Constable Perry Griffin. Photo NZ Herald
A police officer attacked by a mob in the coastal Waikato
town of Kawhia on Friday night has expressed his gratitude for
the help he received from locals.
Constable Perry Griffin was knocked to the ground at the
town's wharf as the group allegedly kicked him, took his
Taser and radio and dislodged his sidearm.
Detective Sergeant Steve Hudson of Te Kuiti CIB said Mr
Griffin was recovering from a sore hip as well as bruises and
grazing to his face and arms.
"The officer is grateful for the support show by a number of
people both from within police and the wider community.
However, he has asked that his privacy be respected.
"We have spoken to several witnesses yesterday and today and
the course of events has become clearer and we anticipate
speaking to several more people over the coming days."
Three people appeared in Hamilton District Court yesterday.
Mr Hudson said police wanted to identify another man thought
to have been involved.
"One of the things we have identified as a priority is
identifying a person of interest, described only as a male
wearing a blue top or shirt who was seen to run across the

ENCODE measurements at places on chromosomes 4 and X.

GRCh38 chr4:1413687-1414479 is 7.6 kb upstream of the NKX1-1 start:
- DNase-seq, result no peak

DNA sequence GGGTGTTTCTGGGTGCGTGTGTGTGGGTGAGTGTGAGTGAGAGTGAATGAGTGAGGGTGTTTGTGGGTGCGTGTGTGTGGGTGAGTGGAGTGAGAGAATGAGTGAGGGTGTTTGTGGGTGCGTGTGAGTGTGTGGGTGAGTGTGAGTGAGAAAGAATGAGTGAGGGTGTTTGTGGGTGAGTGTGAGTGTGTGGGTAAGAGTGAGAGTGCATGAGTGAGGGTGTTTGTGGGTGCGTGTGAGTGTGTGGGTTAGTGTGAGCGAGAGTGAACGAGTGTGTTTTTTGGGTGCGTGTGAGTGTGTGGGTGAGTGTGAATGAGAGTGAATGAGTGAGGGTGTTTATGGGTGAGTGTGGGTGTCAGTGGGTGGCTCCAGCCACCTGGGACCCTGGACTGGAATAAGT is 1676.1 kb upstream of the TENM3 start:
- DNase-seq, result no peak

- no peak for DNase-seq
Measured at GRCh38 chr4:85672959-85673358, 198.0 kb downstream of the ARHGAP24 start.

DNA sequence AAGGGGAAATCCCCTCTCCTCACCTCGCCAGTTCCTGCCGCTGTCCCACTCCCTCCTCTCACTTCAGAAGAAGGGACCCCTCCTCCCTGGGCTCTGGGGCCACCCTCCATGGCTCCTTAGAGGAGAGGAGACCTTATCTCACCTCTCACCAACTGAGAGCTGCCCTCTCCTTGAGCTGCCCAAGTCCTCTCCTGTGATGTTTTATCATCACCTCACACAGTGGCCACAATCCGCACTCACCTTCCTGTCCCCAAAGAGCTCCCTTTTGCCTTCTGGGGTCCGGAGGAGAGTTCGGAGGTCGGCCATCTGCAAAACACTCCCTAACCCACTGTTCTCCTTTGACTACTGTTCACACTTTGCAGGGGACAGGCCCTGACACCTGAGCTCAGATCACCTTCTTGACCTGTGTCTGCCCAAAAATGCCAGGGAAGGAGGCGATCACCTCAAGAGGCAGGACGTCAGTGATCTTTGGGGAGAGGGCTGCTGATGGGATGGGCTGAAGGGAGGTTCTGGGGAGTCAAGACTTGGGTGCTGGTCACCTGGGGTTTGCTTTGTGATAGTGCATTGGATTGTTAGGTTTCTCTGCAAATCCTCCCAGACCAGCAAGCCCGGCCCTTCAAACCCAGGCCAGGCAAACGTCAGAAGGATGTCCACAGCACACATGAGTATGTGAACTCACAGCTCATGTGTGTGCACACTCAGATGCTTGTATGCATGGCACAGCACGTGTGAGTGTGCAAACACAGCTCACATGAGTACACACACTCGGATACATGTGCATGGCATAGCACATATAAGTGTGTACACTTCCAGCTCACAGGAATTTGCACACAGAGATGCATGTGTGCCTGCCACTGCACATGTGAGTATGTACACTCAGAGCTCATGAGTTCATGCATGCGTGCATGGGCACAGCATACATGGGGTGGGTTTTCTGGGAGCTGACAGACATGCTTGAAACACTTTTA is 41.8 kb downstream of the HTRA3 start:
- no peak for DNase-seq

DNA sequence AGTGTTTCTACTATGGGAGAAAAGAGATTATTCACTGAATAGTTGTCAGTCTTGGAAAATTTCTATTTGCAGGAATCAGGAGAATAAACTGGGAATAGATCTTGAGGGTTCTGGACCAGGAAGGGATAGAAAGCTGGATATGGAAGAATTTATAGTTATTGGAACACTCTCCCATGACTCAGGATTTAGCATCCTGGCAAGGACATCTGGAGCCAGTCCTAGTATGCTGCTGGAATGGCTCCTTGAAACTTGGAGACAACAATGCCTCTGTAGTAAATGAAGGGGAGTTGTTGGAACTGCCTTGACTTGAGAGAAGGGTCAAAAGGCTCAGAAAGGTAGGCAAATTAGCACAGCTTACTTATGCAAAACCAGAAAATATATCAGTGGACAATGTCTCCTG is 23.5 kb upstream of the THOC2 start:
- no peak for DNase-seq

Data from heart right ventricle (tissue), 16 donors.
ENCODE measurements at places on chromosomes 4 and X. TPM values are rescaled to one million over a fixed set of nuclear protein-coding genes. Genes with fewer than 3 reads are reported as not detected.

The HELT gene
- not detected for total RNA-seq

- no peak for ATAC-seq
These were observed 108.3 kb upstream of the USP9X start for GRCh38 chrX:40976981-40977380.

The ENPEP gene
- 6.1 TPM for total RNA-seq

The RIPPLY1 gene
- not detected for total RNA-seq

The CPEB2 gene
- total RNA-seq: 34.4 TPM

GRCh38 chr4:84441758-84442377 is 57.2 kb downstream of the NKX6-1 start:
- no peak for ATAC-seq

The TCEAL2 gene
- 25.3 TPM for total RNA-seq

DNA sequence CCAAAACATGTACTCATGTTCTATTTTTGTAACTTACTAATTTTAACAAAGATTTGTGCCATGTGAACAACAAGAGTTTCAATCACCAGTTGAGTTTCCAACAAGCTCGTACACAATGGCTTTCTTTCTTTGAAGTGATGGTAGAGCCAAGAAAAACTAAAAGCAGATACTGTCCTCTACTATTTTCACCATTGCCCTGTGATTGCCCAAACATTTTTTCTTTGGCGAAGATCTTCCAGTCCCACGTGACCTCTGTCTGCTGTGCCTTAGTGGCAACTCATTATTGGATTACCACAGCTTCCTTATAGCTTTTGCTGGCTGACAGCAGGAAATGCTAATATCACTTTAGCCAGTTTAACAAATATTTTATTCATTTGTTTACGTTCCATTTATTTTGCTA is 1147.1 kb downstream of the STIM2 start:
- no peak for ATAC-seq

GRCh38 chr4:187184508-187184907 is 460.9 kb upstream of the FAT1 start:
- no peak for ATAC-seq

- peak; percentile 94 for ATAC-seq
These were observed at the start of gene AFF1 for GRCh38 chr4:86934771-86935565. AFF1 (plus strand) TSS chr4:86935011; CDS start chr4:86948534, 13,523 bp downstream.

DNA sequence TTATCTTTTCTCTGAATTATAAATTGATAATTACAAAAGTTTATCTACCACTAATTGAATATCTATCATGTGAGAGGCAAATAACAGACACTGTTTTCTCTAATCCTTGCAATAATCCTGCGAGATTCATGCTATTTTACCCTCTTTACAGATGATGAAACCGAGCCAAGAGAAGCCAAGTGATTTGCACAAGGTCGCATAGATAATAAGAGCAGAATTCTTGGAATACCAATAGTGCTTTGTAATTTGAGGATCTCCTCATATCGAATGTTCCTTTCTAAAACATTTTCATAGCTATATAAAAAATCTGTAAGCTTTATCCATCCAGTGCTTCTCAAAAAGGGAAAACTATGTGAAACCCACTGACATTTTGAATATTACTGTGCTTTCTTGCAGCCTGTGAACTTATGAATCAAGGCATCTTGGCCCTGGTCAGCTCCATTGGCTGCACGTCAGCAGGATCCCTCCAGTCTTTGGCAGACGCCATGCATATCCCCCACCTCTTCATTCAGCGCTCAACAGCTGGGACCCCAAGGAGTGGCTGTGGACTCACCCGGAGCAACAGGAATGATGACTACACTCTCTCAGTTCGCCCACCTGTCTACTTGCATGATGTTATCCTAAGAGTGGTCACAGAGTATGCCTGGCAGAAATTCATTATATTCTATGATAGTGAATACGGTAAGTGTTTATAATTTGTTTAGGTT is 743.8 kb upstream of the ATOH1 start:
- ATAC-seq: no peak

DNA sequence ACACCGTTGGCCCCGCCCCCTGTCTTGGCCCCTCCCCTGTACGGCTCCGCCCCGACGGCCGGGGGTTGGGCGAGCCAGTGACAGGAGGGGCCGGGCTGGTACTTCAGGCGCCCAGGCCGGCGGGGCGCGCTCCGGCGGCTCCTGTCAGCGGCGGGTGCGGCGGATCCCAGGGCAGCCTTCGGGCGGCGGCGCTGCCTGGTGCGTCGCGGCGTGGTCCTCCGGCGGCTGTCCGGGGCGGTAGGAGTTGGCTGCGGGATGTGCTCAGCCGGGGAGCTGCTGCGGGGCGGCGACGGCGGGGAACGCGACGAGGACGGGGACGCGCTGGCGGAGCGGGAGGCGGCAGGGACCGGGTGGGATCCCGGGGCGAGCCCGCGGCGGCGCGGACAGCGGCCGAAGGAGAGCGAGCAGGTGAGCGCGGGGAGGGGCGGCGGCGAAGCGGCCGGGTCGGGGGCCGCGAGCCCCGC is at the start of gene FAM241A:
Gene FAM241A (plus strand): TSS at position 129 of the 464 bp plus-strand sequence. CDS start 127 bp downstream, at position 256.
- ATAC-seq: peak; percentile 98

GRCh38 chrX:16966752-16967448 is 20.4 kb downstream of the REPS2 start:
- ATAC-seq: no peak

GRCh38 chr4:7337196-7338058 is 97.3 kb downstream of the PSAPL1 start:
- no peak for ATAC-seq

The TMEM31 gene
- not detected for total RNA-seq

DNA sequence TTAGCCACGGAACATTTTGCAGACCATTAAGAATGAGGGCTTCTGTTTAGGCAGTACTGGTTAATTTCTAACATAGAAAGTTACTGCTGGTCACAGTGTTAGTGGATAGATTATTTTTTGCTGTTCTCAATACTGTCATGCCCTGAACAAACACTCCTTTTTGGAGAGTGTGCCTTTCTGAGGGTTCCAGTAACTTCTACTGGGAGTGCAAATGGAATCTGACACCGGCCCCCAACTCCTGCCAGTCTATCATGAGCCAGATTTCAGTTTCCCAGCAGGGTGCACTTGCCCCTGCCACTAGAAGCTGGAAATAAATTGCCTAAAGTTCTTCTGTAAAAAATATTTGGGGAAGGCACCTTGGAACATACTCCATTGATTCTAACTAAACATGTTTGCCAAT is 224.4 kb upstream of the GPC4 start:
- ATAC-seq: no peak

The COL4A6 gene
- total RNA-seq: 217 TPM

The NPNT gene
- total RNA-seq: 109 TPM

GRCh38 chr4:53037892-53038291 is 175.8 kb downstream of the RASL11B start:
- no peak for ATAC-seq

road to the wharf and knock the officer to the ground early
in the incident.
"We would very much like to speak to anyone able to offer any
further information on this person, on his identity or what
he looked like."
Police Commissioner Peter Marshall said said he had spoken to
Mr Griffin this morning and he was keen to get back to work.
He had also acknowledged the "excellent" help he received
from local firefighters and district council staff.
"We are grateful for their speedy arrival and their help
demonstrates the close cooperation between those in emergency
services roles in rural communities," Mr Marshall said.
Mr Marshall said he did not support an increase in the use of
firearms by police in light of the assault.
"The use of a firearm as the primary weapon in the Kawhia
incident was not appropriate and this was supported by the
Kawhia officer and his supervisors," he said.
"This is not a time for political point-scoring exercises.
Unfortunately risk is part of the policing job and can never
be eliminated, especially when assaults happen without